"The brethren divided from us also use many liturgical actions of the Christian religion. These most certainly can truly engender a life of grace in ways that vary according to the condition of each Church or Community.

    "These liturgical actions must be regarded as capable of giving access to the community of salvation.

    "It follows that the separated Churches and Communities as such, though we believe them to be deficient in some respects, have been by no means deprived of significance and importance in the mystery of salvation.

    "For the Spirit of Christ has not refrained from using them as instruments of salvation which derive their efficacy from the very fullness of grace and truth entrusted to the Church.

    "Nevertheless, our separated brethren, whether considered as individuals or as communities and Churches, are not blessed with that unity which Jesus Christ wished to bestow on all those to whom He has given new birth into one body....

    "For it is through Christ's Catholic Church alone, which is the universal help towards salvation, that the fullness of the means of salvation can be obtained."

  2. Thank you Mark for dilligently compiling these quotes from key Vatican 2 documents. Dilligence is a great grace of yours.

  3. thank you for this article i really did enjoy it.

  4. I'm not sure how the fact that St. Pio praying for the soul of a non-Catholic, can mean that the soul was/was not doomed. There is no evidence as to whether Padre Pio rejoiced afterwards but that he was just silent.

    While we are not sedevacantists, who believe everyone without water baptism, goes to Hell: this story only seems to illustrate one thing: we must pray for the souls of anybody, friend or foe, who dies.

  5. I think a big point is being missed here. According to my reading about him Pio used to place the responsibility and inspiration for many of his actions/phenomenon on divine agents. It seems pretty clear to me that in this case Pio hadn't just thought 'I think we should pray for the King' etc.ect. but had probably been the recipient of some divine inspiration. I think that is a pretty clear indication that this did not end up in damnation, but it doesn't rule out purgatory ...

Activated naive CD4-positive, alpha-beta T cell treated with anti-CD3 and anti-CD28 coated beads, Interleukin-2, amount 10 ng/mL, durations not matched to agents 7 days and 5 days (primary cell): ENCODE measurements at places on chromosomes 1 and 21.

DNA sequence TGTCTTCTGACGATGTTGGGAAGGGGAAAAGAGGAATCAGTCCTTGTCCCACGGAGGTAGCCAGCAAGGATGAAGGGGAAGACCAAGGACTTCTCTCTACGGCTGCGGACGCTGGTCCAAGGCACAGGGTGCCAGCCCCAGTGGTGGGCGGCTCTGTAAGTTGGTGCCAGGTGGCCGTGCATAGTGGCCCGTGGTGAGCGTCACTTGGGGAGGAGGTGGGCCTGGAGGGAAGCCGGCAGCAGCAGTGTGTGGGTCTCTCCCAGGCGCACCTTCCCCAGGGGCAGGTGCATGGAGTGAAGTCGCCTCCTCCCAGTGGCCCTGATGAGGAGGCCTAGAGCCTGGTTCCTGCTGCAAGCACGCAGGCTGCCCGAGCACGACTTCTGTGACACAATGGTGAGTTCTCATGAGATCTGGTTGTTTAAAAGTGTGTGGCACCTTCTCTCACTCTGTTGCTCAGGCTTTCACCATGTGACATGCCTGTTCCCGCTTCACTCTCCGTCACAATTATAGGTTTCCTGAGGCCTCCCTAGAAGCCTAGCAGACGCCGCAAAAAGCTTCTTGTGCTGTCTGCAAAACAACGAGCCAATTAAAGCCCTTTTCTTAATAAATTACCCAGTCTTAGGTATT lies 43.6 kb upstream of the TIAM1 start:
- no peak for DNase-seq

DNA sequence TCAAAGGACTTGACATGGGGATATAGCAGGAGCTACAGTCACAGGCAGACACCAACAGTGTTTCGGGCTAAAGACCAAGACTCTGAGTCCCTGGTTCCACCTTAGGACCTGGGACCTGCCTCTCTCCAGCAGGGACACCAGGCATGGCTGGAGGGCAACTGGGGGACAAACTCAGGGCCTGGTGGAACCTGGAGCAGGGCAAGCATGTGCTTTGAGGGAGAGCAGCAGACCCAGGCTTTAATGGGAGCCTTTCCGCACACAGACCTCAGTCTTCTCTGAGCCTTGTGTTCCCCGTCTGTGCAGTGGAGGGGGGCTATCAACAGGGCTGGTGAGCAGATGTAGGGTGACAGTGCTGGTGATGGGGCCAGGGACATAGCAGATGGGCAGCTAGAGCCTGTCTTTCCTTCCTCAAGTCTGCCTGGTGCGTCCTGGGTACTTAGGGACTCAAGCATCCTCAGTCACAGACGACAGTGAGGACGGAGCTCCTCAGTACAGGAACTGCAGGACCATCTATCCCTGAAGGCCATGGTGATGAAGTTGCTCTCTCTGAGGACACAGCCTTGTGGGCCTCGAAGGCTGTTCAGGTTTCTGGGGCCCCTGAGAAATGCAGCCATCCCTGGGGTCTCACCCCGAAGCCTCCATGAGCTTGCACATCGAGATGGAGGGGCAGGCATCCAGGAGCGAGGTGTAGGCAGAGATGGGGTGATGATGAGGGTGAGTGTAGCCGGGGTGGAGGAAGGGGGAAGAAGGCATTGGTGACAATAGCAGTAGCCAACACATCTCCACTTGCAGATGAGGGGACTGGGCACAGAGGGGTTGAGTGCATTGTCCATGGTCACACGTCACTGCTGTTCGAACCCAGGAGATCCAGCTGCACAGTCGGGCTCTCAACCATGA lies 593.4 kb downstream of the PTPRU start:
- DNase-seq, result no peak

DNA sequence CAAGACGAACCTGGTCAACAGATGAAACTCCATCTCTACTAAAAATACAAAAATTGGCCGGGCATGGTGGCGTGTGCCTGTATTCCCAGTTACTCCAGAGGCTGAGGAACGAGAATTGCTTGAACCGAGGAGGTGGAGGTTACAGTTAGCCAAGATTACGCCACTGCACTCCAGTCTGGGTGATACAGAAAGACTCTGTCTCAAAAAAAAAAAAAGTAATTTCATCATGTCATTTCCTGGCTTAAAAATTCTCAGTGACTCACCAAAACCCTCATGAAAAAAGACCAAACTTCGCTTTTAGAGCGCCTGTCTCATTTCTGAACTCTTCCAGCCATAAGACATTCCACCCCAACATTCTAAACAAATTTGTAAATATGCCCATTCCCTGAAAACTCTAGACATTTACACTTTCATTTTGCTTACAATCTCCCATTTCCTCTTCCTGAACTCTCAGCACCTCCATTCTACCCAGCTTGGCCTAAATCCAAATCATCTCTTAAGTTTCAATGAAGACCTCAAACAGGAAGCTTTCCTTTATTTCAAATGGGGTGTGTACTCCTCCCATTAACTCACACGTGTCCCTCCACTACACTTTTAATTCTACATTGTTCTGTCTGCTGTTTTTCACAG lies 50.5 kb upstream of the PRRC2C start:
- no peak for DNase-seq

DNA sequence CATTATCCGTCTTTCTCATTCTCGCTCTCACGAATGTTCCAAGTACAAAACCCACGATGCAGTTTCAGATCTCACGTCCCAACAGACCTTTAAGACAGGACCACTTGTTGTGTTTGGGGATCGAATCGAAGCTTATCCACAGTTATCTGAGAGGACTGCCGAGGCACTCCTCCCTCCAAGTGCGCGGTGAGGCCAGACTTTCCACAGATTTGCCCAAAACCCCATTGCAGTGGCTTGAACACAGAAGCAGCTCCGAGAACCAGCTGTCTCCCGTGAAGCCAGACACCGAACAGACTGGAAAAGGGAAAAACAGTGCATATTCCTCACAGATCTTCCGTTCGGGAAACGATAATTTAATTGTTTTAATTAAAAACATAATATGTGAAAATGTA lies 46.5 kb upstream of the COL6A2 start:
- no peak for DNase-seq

6. The comments are excellent. and yes Padre Pio seems to anticipate some of the pastoral teachings of Vatican II, although these teachings have mushroomed into a presumption by many that it is no longer necessary to convert to the Catholic Church. I agree with the comment that he probably was the recipient of divine inspiration in his decision to pray for the King.
    After this article was published, I received some criticism for its title, since it appears to contradict the teaching that there is no salvation outside the Church. Therefore I wrote an introductory note to my web version of the article:
    Note: The examples given below refer to people not in visible communion with the Catholic Church that Padre Pio considered saved. Question 29 from the Catechism of St. Pius X: "But if a man, through no fault of his own is outside the Church, can he be saved? Answer: If he is outside the Church through no fault of his, that is, if he is in good faith, and if he has received Baptism, or at least has the implicit desire of Baptism; and if, moreover, he sincerely seeks the truth and does God's will as best he can such a man is indeed separated from the body of the Church, but is united to the soul of the Church and consequently is on the way of salvation."
    For a further explanation, please see "Role of Baptism in Salvation"
    Thank you.
    Frank Rega